DAVAO CITY (MindaNews /15 August) — Delay in the passage of the Bangsamoro Basic Law (BBL) is to be expected as the draft law, as of August 14, has yet to reach Congress exactly four Mondays after its submission to President Rodrigo Duterte in Malacanang.
House Speaker Pantaleon Alvarez, Jr. last month announced he was optimistic that they would be able to pass the BBL and the 2018 budget before yearend. In March, he told MindaNews that if the bill is certified as urgent by the President, “conservatively, sa House, give me a month or two” to pass the measure.
Senate President Aquilino Pimentel did not give a time frame but he cited the BBL as one of the priority measures the Senate should pass.
The 2014 Comprehensive Agreement on the Bangsamoro (CAB) signed by the government (GPH) and the Moro Islamic Liberation Front (MILF) on March 27, 2014 provides for the creation of the Bangsamoro, a new autonomous political entity that would replace the 27-year old Autonomous Region in Muslim Mindanao (ARMM).
The purpose of the law, according to the draft BBL, is to “establish a political entity, provide for its basic structure of government in recognition of the justness and legitimacy of the cause of the Bangsamoro people and their aspiration to chart their political future through a democratic process that will secure their identity and posterity and allow for meaningful self-governance.”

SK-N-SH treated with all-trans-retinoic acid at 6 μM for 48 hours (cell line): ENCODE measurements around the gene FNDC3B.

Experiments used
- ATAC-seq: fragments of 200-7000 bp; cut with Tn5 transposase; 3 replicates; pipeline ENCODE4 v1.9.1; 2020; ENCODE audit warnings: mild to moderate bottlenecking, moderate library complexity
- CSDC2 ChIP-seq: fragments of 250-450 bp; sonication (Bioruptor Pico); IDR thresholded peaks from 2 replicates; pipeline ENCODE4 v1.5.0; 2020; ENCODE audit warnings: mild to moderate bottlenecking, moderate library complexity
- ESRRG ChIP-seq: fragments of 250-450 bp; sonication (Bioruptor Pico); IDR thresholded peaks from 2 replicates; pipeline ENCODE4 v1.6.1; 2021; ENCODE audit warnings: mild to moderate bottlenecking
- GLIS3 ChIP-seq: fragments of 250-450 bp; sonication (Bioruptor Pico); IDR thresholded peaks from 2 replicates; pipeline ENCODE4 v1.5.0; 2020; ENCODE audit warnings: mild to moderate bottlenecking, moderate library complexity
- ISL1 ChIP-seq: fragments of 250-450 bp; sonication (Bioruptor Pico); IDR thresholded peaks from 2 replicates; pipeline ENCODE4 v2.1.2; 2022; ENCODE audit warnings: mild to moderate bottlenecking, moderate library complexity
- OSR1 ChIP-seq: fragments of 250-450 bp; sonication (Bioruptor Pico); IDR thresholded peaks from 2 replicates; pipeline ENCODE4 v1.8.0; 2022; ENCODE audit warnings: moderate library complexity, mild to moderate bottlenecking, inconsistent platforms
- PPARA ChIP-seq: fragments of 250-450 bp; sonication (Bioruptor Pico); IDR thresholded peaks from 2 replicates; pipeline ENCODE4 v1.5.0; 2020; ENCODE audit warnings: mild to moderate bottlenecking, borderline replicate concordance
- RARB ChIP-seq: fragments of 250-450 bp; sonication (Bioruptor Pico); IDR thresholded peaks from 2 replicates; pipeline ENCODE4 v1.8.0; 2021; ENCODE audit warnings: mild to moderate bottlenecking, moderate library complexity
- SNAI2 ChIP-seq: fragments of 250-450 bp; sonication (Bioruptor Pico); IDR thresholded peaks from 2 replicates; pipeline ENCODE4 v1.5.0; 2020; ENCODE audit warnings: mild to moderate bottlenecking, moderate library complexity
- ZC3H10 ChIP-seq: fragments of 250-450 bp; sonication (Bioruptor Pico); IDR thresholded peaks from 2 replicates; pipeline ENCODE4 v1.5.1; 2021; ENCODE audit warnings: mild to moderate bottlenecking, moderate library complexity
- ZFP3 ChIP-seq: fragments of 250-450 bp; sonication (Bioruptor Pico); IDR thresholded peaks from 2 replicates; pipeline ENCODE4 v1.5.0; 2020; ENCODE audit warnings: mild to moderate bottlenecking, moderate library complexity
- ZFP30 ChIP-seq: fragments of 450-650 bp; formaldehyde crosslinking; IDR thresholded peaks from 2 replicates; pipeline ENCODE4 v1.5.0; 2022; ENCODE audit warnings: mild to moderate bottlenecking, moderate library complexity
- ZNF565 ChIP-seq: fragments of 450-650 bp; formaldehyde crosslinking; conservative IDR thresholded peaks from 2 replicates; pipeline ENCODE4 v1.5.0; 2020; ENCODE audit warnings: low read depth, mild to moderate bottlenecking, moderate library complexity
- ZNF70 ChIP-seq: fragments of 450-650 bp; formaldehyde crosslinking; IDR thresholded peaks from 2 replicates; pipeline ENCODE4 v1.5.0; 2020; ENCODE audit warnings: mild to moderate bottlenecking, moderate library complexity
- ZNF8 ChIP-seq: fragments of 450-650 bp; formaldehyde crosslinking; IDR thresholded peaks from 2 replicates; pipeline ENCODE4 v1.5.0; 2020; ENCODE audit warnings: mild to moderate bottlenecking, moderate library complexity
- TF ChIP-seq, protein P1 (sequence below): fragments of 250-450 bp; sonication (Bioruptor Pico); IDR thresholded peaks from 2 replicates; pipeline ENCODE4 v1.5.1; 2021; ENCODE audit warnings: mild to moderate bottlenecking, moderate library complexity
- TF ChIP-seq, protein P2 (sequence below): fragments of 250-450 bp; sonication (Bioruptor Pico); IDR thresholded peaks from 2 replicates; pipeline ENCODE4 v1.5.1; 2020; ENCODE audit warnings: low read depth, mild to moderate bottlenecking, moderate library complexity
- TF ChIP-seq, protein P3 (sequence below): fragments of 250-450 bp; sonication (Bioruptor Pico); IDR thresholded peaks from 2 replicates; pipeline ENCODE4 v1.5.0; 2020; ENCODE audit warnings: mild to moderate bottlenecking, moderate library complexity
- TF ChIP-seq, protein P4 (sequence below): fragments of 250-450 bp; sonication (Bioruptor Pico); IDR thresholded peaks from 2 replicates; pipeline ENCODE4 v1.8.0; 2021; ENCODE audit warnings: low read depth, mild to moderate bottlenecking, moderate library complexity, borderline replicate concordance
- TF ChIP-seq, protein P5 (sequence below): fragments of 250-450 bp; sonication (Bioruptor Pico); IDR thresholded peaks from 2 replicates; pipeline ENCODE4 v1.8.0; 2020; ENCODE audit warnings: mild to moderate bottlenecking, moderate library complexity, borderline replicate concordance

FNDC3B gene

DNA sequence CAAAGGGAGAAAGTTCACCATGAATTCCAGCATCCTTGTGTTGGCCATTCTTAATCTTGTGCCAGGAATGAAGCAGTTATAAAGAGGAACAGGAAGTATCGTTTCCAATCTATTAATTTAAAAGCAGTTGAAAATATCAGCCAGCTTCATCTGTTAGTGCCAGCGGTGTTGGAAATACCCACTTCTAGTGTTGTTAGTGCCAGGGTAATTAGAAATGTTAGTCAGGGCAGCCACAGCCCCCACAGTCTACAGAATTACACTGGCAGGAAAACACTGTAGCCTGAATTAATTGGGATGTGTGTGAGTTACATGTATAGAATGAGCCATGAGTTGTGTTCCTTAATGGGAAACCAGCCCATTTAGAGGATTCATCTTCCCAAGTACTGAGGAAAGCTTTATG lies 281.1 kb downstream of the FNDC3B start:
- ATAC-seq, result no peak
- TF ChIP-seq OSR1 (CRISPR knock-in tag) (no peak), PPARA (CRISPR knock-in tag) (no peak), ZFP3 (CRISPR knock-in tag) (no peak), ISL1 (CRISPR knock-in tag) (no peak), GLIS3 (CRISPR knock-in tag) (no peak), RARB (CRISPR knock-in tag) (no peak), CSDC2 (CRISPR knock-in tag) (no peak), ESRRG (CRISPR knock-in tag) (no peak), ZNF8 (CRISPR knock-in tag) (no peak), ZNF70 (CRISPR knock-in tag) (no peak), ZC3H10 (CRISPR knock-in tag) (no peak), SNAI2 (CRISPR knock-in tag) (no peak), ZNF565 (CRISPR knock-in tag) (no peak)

The CAB also provides that the ARMM is deemed abolished upon ratification of the BBL and the Bangsamoro Transition Authority (BTA) appointed by the President will then take over. The BTA will govern the Bangsamoro through parliamentary means, until the first set of officials is elected.
Like the Aquino administration, it’s now a race against time again also for the Duterte administration because the ARMM’s next election is on May 13, 2019, synchronized with the national elections. If the BBL is not passed soon, the ARMM election in 2019 will proceed as scheduled.
The CAB provides for at least a year’s transition into the regular Bangsamoro government, which means the proposed 80-member BTA, whose members the President will appoint, should be in place by June 30, 2018. The Commission on Elections needs six months to prepare for the plebiscite that would ratify the BBL. This means the BBL has to be passed by December 2017 at the latest.
Delay in the passage of the BBL will not only delay the creation of the Bangsamoro autonomous government but will also delay the decommissioning of the MILF’s weapons and combatants.
According to Congress’ calendar, both houses will have sessions until October 13, will take a break from October 14 to November 12, will resume sessions from November 13 to December 15, and will take a break again from December 16, 2017 to January 14, 2018.
Plenary sessions are held Mondays to Wednesdays while committee meetings can go beyond Wednesday. There are only 26 plenary session days in Congress and 42 days (inclusive of Thursdays and Fridays) between August 15 to October 13.